Friendster exploded onto the internet scene with an initial valuation of 53 million dollars in 2003. But the site was plagued with problems that kept it from evolving as quickly as their rivals.
Upstarts like MySpace copied their formula for success. Friendster failed to fix software issues, hamstringing it’s own growth. Lots of people flooded to the platform, but when they got there, login times took an eternity because the site’s infrastructure wasn’t built for that amount of traffic. Competitors were able to come in with a better functioning version of the same product and win.
Lesson #2: In the wise words of David Ogilvy, “Great marketing only makes a product fail faster.” And we’ll let it sit there, because we couldn’t say it better ourselves.
After the fall of Friendster, MySpace took control of the social media market, but the dogfight for dollars never ended. Our boy Mark Zuckerberg launched Facebook in 2004 to a firing line of lawsuits. When the gunsmoke and court cases settled, Zuckerberg was already clawing his way to the top of the heap.
At its peak in 2006, MySpace had 100 million users. If you’re wondering how it’s fared since, check it out.
But why Facebook? Is it just the luck of the draw that they’ve built a base of 1.5 billion daily users, or is there something to be learned from their rise to the top of social media supremacy?
Forbes did a write-up of just that back in 2011, when the MySpace mourning was still fresh and it’s bones hadn’t been buried too deep in internet archives, yet. Facebook’s victory wasn’t because of the site’s clean user interface. It wasn’t because MySpace customization options made every user profile so garrish and neon that the whole site was impossible to load, let alone read.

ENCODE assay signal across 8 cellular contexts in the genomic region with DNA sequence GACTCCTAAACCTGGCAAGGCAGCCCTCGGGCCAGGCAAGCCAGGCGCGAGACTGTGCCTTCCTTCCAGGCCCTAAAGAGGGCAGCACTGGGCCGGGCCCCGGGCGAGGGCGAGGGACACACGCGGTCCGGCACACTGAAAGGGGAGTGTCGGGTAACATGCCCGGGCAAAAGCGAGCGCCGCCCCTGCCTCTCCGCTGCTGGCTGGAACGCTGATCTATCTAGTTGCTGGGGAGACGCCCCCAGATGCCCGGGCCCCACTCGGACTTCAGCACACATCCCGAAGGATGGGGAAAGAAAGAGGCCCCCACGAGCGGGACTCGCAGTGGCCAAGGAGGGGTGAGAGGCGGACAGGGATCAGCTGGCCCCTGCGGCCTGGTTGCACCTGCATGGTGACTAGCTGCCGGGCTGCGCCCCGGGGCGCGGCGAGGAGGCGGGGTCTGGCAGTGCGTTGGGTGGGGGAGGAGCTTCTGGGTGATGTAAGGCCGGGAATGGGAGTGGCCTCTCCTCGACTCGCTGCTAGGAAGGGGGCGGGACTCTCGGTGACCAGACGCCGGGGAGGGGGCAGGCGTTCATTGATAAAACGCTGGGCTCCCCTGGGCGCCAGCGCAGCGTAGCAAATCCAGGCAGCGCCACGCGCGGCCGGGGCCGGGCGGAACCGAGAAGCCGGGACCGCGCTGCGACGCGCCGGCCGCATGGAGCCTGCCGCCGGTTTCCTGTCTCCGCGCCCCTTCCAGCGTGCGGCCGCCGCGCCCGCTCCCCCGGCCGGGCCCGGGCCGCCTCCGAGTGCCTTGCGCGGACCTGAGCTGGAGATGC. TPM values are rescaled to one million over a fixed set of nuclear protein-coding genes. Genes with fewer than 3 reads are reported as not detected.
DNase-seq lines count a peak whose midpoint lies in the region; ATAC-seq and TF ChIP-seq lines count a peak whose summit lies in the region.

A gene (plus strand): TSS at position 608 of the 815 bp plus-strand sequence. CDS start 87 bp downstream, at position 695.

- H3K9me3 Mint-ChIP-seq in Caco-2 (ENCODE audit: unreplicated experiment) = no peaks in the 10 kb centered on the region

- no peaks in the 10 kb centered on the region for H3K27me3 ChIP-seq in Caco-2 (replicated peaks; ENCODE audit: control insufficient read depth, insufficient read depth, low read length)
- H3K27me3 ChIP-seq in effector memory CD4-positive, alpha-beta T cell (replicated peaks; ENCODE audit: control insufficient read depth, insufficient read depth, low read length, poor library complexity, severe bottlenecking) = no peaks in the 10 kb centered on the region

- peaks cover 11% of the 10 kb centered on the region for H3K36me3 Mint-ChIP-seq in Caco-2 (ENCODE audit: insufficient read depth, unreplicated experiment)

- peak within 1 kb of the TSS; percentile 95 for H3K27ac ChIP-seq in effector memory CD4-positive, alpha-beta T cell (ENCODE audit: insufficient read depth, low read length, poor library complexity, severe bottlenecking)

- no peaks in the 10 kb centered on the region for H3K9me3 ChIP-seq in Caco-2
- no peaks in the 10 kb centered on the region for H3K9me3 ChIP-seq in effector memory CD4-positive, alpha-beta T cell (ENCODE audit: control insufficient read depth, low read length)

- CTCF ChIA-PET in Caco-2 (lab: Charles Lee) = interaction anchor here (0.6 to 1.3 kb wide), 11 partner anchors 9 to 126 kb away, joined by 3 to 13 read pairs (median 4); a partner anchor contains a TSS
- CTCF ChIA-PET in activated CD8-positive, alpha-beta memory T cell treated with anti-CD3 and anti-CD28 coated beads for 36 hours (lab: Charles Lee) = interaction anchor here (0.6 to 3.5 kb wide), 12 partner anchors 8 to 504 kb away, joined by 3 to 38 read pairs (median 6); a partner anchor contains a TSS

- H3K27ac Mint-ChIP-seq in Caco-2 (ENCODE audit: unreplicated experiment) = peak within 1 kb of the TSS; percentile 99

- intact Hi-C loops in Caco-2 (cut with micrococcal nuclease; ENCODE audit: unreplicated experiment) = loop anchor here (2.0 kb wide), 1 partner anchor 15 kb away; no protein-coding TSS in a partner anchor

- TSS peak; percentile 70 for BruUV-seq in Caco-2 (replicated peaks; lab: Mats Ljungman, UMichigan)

It was because of White Space management – the practice of dedicating employees to listening to customers, giving them near-unlimited resources to fix customer problems, and holding those employees accountable for the success or failure of that project.
And while that may sound like a bunch of heady business talk, Facebook’s White Space mentality was a real reason the site evolved – users decided how they wanted to use the platform, and Facebook not only accommodated, but encouraged that.
In 2005, NewsCorp dived into the social media fight and swept MySpace into their portfolio for the neat price of $580 million. They brought in professional management consultants to hone in on what made the platform special, develop and guide it’s software, and draw more users – but spreadsheets and ROI plans couldn’t keep up with the sheer flexibility of Zuckerberg’s innovation machine.
Facebook didn’t decide where it would invest based on a suite of Harvard MBA’s, but on the people using its site. They linked Facebook to popular games like Farmville. They pushed new ways to connect with people – groups, pages. They built marketplaces. The platform grew at the whims of the user.
And that team of MBA’s at MySpace was left in the dust. NewsCorp ended up selling MySpace in 2011 for just $35 million – less than 17% of what it bought the site for.
Lesson #3: Sometimes we want to have full control of where and how our brand is used – we want to track every metric and control every ‘if’, ‘and’, or ‘but’. But, we have to know when it’s best to let the people engaging with your brand decide where it fits best. Listen to what your customers are telling you, and use the White Space approach in your marketing. Solve one problem. Period. Then your customers will trust you to solve another, and another.